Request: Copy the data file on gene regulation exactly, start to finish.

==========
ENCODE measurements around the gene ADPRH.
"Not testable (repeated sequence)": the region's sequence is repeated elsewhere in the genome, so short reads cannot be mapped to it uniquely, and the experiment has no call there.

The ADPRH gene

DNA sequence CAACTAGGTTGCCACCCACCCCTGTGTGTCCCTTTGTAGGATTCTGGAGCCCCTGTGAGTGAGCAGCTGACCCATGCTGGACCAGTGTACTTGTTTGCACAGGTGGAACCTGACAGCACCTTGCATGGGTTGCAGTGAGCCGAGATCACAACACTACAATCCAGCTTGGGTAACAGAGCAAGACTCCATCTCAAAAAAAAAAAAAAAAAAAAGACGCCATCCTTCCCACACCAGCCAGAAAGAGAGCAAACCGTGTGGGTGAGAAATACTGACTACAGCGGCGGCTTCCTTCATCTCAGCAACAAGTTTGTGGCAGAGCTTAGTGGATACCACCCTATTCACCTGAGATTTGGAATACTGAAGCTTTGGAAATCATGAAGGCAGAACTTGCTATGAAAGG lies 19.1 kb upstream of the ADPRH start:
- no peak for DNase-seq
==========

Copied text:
ENCODE measurements around the gene ADPRH.
"Not testable (repeated sequence)": the region's sequence is repeated elsewhere in the genome, so short reads cannot be mapped to it uniquely, and the experiment has no call there.

The ADPRH gene

DNA sequence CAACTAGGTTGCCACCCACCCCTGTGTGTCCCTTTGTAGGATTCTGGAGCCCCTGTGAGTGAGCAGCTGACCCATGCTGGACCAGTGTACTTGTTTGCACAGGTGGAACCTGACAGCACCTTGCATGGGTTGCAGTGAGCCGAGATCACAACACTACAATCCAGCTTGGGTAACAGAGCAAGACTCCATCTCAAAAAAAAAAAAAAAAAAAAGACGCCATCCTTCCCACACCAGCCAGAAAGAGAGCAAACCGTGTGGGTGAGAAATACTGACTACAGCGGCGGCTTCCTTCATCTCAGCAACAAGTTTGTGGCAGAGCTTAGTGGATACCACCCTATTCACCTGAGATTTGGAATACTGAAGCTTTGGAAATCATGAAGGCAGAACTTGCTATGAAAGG lies 19.1 kb upstream of the ADPRH start:
- no peak for DNase-seq